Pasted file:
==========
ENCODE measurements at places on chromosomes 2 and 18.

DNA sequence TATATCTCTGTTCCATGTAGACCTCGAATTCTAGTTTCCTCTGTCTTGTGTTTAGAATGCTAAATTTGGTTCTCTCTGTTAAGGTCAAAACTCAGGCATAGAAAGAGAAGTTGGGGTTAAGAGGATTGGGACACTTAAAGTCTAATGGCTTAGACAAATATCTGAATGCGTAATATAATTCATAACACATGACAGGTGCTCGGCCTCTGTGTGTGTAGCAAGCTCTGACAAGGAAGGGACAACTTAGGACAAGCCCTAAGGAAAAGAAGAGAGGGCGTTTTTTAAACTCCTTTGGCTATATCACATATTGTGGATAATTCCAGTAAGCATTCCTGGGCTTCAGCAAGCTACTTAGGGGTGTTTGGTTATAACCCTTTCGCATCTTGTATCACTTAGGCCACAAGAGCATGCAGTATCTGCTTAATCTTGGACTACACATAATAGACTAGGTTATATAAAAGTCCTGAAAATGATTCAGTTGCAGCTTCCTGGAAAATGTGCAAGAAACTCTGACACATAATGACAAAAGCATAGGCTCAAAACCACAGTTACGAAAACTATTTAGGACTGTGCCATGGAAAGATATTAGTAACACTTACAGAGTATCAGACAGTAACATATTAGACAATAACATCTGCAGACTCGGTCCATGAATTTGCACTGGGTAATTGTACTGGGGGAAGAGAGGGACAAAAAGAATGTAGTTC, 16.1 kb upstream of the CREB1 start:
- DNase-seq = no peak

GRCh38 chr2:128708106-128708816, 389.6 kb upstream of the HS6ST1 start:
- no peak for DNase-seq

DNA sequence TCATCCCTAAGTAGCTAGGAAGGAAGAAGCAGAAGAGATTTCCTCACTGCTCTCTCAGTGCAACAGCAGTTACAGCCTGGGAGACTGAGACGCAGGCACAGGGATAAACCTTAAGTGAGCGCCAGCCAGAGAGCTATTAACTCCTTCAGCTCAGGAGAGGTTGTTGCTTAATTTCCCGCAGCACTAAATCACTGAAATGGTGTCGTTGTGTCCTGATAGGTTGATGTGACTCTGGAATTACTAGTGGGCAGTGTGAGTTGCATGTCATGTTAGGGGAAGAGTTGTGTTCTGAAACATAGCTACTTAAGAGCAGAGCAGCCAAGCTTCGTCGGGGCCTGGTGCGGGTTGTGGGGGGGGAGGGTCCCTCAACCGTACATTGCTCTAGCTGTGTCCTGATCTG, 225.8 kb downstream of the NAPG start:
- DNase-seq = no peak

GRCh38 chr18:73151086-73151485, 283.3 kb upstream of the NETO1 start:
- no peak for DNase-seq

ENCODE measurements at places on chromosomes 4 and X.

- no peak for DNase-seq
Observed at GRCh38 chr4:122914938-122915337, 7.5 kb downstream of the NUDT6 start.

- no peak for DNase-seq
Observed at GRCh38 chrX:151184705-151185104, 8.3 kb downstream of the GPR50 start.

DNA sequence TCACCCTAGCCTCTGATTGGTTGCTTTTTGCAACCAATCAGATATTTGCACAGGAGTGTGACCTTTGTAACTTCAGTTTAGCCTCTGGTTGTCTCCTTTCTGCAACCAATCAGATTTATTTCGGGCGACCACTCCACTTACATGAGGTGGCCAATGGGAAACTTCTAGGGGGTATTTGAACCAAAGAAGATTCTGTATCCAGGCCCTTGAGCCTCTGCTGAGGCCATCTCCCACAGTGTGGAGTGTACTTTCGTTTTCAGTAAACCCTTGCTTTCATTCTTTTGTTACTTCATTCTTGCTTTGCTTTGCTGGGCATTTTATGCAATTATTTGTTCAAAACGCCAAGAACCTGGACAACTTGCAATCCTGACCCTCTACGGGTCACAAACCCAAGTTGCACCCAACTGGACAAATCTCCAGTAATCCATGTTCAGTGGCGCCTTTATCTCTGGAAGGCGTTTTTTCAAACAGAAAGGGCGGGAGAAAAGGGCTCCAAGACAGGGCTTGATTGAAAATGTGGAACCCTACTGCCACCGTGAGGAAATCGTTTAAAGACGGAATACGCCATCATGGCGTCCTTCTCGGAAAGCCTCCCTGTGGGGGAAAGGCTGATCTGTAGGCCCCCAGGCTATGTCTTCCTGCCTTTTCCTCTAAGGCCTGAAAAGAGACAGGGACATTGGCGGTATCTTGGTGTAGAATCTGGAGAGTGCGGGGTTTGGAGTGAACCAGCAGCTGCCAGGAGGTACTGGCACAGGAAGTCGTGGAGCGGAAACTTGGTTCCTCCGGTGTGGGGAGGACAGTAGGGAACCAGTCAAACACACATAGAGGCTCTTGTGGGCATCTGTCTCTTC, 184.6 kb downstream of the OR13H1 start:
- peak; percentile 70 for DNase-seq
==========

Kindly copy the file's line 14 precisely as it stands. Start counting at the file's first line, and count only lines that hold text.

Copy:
Observed at GRCh38 chrX:151184705-151185104, 8.3 kb downstream of the GPR50 start.